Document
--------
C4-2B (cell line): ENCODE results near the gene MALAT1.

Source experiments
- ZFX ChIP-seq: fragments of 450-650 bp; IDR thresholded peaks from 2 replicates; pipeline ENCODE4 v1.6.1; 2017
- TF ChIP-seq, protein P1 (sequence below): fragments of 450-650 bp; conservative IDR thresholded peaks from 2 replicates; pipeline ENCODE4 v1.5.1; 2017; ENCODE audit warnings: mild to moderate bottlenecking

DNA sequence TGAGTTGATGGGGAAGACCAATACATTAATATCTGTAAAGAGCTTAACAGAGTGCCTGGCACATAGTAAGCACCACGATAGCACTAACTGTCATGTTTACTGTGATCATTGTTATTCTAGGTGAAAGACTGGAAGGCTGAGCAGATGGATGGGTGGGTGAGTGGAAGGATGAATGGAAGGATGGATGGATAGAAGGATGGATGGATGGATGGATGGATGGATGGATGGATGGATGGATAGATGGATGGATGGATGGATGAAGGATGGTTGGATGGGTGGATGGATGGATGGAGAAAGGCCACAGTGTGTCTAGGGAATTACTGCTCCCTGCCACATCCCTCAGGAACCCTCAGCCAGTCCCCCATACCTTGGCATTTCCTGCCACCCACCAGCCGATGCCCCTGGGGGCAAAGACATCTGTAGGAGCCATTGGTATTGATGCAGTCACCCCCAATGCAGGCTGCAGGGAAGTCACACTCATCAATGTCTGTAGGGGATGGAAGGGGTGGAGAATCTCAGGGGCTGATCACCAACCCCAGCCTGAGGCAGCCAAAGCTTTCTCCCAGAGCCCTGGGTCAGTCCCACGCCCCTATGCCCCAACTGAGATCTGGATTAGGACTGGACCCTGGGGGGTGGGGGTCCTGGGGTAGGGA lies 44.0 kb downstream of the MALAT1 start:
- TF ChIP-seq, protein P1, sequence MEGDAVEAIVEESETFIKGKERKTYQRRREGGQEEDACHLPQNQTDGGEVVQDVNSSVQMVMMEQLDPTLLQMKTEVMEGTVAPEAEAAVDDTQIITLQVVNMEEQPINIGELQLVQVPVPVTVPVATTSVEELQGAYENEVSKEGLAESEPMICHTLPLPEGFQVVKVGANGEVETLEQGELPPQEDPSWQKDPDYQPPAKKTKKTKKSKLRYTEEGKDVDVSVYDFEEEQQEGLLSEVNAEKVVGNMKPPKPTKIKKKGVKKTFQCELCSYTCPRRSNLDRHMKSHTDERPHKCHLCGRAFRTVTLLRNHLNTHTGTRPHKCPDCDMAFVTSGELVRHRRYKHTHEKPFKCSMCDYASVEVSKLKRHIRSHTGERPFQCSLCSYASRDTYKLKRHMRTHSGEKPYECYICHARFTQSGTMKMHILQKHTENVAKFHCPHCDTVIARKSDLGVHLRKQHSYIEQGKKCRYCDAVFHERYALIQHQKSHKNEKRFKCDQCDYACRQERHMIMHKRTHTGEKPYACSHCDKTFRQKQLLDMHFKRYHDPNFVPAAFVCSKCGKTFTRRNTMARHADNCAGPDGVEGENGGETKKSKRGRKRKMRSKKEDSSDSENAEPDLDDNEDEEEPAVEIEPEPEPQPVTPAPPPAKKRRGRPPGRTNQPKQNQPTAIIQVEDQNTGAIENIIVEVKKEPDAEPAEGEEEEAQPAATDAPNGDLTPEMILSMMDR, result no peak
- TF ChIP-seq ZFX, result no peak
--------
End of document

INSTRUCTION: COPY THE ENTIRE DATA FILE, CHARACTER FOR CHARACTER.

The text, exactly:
C4-2B (cell line): ENCODE results near the gene MALAT1.

Source experiments
- ZFX ChIP-seq: fragments of 450-650 bp; IDR thresholded peaks from 2 replicates; pipeline ENCODE4 v1.6.1; 2017
- TF ChIP-seq, protein P1 (sequence below): fragments of 450-650 bp; conservative IDR thresholded peaks from 2 replicates; pipeline ENCODE4 v1.5.1; 2017; ENCODE audit warnings: mild to moderate bottlenecking

DNA sequence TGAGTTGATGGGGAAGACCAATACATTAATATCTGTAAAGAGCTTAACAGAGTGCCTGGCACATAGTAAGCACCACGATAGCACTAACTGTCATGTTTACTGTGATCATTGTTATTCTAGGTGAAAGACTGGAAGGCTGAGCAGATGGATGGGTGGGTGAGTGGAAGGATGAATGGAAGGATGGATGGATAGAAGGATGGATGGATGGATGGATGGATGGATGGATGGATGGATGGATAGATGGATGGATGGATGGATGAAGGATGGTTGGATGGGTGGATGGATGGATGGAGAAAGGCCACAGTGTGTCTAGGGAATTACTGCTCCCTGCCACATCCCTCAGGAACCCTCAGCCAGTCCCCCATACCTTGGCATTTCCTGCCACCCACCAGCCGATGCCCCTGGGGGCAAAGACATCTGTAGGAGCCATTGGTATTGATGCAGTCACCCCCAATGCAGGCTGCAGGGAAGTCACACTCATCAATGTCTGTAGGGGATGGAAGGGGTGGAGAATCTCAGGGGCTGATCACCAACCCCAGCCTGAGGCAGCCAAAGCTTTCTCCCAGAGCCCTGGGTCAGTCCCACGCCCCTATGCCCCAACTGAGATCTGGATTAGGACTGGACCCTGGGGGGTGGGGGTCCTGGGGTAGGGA lies 44.0 kb downstream of the MALAT1 start:
- TF ChIP-seq, protein P1, sequence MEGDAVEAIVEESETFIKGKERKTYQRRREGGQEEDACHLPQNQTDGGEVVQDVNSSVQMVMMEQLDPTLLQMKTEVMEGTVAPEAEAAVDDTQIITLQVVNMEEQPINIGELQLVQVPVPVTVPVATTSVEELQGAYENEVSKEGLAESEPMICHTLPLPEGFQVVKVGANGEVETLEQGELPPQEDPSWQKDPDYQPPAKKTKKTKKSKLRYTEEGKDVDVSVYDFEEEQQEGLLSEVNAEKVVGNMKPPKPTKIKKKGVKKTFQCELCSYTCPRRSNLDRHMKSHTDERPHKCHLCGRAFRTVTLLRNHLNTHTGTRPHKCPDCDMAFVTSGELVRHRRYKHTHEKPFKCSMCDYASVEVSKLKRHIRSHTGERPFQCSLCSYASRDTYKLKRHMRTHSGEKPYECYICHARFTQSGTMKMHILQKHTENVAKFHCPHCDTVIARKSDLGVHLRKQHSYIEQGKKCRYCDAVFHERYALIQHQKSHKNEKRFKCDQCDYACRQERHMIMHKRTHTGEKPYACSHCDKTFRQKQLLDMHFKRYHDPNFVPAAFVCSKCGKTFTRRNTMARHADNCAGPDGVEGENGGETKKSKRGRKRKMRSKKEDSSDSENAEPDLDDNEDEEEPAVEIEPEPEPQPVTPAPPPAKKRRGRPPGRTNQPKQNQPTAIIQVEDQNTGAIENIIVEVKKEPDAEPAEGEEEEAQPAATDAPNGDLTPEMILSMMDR, result no peak
- TF ChIP-seq ZFX, result no peak